Go to see Grails, learn about Hibernate

Today I finally got to see the two Grails presentations by Jason Rudolph at No Fluff, Just Stuff. It’s not really an exaggeration to say I decided to attend the conference largely because I knew he’d be there. I like the NFJS conferences, but since I’m a one-person company, the “budget” for the conference comes right out of my pocket. I have to really want to go. Not only that, but for the past two years I’ve attended during the March session. It feels like a bit of a luxury to go twice in a given year, especially when many of the presentations in the fall overlap those from the spring.

But Jason was going to be there, and not only is he a real expert, he’s also a big part of the reason I’m involved with Groovy and Grails in the first place. I blogged about it a long time ago, but about a year ago I happened to be teaching a Spring class in Philadelphia. I happened to notice that the local Spring users group was hosting Jason, talking about this Grails thing I’d only heard about.

At the time I’d gone through my burst of enthusiasm and subsequent disappointment about Ruby on Rails. By that summer I’d come to the conclusion that Ruby was just too much and too different for me to make for a practical transition, not to mention the fact that I knew I wasn’t going to be able to follow their conventions and that was going to be a problem. Still, spending all that time digging into both Ruby and Rails taught me a ton. That was the first I’d heard about closures, for example. I also finally saw the power of a dynamic language, which ironically made me appreciate JavaScript for the first time, just in time for the Ajax revolution.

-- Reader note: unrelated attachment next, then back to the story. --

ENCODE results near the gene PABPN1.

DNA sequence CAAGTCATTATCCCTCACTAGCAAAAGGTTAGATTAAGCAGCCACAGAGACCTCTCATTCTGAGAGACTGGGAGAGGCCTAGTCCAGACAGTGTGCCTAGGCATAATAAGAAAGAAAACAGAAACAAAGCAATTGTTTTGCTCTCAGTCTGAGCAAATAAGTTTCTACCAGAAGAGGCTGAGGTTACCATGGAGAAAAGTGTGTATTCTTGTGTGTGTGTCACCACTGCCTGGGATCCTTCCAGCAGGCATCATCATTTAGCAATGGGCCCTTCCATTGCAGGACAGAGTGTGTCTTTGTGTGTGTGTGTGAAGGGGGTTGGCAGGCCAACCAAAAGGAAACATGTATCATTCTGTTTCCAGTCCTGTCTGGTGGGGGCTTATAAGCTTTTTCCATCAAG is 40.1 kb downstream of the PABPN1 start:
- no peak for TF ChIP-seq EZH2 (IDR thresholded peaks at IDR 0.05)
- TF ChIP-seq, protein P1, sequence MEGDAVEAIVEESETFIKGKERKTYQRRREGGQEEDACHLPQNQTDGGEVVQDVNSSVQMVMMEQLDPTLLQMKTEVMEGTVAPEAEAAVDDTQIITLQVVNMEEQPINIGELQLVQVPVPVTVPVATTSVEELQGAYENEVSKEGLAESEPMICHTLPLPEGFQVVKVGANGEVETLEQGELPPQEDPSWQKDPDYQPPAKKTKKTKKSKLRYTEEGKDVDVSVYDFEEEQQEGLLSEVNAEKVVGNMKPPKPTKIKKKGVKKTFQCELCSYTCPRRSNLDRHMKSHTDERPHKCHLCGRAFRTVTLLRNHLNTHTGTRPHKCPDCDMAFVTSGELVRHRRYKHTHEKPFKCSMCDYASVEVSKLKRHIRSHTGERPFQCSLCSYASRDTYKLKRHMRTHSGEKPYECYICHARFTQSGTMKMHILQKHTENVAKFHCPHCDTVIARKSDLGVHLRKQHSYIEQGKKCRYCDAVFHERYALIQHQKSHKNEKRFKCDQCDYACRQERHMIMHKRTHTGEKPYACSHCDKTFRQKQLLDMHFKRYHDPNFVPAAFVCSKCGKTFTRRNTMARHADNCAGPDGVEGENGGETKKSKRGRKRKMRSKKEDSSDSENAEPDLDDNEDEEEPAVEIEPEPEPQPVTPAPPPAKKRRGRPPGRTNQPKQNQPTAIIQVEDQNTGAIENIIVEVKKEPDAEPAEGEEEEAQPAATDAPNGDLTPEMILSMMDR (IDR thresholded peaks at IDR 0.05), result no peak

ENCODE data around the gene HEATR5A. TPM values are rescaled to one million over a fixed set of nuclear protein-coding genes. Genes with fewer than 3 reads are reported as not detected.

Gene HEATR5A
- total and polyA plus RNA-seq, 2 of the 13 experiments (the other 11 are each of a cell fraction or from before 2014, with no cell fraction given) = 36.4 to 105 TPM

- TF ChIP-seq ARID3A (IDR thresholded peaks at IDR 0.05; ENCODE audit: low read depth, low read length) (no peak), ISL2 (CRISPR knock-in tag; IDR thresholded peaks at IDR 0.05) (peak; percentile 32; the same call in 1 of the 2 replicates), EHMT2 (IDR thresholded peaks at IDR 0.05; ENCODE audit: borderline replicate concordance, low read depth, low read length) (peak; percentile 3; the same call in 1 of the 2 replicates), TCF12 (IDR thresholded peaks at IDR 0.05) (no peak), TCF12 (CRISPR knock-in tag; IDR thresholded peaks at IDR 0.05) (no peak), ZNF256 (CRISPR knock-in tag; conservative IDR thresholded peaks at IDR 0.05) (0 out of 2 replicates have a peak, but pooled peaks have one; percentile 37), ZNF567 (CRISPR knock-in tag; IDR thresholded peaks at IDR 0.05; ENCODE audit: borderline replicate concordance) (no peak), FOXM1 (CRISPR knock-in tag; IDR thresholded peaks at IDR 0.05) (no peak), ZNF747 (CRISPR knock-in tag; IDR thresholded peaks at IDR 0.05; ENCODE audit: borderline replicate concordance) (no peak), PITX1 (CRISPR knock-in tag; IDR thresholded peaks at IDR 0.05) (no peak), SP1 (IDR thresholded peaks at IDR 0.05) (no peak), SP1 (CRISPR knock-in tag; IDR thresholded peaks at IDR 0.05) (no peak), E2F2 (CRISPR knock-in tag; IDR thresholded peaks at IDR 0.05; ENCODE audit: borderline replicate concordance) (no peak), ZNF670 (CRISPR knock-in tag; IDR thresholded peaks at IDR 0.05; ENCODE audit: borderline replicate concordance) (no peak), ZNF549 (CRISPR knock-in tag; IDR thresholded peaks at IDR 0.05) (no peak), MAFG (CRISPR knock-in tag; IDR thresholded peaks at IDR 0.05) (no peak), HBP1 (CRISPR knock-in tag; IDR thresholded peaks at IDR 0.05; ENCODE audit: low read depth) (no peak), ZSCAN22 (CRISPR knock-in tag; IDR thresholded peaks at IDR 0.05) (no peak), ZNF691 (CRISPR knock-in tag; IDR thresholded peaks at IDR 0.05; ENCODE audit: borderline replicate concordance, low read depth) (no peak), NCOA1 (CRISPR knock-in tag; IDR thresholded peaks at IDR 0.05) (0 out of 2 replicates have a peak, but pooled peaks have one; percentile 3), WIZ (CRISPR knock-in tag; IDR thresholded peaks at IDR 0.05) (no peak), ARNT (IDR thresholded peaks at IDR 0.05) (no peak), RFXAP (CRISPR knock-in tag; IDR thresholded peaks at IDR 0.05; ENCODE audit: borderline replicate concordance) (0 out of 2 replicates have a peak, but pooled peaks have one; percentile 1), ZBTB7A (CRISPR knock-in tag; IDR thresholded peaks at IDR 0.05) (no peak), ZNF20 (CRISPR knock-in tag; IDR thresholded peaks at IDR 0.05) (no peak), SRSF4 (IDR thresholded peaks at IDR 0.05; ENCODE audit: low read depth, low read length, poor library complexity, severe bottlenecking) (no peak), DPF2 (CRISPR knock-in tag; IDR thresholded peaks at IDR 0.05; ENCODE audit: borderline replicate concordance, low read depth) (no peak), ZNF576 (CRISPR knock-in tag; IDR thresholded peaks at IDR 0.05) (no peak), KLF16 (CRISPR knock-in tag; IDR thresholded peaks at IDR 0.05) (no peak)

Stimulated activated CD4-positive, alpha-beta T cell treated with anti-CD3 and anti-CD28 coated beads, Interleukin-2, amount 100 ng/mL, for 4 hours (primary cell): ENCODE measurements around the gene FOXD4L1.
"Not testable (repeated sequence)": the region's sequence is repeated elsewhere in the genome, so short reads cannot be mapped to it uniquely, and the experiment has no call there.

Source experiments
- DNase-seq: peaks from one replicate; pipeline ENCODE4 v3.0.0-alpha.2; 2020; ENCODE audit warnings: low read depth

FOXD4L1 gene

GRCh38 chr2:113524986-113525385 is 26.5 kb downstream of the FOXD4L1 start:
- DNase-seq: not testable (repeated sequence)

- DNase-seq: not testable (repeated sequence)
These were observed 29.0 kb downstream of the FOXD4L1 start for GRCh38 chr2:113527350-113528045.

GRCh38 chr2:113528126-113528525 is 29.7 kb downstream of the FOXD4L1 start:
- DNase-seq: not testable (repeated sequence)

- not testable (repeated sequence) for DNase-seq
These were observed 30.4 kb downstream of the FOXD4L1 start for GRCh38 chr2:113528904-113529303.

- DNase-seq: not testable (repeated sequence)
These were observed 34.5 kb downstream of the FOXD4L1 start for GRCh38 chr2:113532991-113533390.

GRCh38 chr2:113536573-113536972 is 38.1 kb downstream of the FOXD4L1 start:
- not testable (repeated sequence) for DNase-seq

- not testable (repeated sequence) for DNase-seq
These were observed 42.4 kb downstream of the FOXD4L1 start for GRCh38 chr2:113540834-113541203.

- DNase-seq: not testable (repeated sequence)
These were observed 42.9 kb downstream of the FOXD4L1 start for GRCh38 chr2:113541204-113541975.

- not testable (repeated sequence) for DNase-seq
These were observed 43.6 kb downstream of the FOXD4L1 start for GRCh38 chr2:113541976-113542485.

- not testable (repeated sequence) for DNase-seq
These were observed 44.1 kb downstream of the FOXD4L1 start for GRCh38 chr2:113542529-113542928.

I guess you could say I was the perfect audience for Jason’s presentation. The fact that I could see all the Rails-like productivity gains and still be able to leverage all my Java experience was worth diamonds to me.

Today, he gave that introductory talk again, and followed up with a more advanced discussion of domain modeling with GORM, Grail’s Object-Relational Mapping framework. The introductory part was a nice refresher, but I was familiar with most of that material.

The advanced talk was very interesting, however. I needed to see how to work with an existing database schema, because that’s real life (despite what the Rails people seem to think). I knew in principle that since Grails just uses Hibernate under the hood, you could just fall back to Hibernate mappings to do whatever you needed. I’d never actually seen that in action, though.

But here was the surprising part. At one point Jason asked the audience if anyone had used the Hibernate Tools project to reverse engineer a database schema. I said I had, and I thought I had, but apparently I really missed the boat on that one.

I’ve tried the reverse engineering process inside an IDE. I originally tried it with MyEclipse, then I tried JBoss IDE. In both cases I felt like the wizard generated as much work for me as just writing the mapping files myself. I never seemed to get the hang of them. I hated seeing Java classes show up that had attributes like “userses” due to some naming convention. Since MyEclipse had content assist on the XML mapping files, it felt easier for me to just write the raw XML.

What Jason showed, however, was an intermediate step that hadn’t occurred to me. He didn’t go from the database schema all the way to the Java classes, which the wizards wanted me to do. Instead he used an Ant build to generate just the Hibernate mapping files and then edited them to suit his domain classes.

Imagine the sound of a light finally dawning. Here’s clue: Star Trek: the Original Series, first season episode “What Are Little Girls Made Of?”, quote by Ruk, the android left by the Old Ones:

“THAT was the equation! Existence! Survival … must … outweigh programming!”

In other words, I get it now.

I tried it with one of my own database schemas this evening, and of course it worked like a charm. I certainly don’t mind editing the resulting XML mapping files, and, even better, I can recommend the practice for clients who have dozens or hundreds of tables.

Thanks, Jason. 🙂 Now I can get back to really learning the framework.

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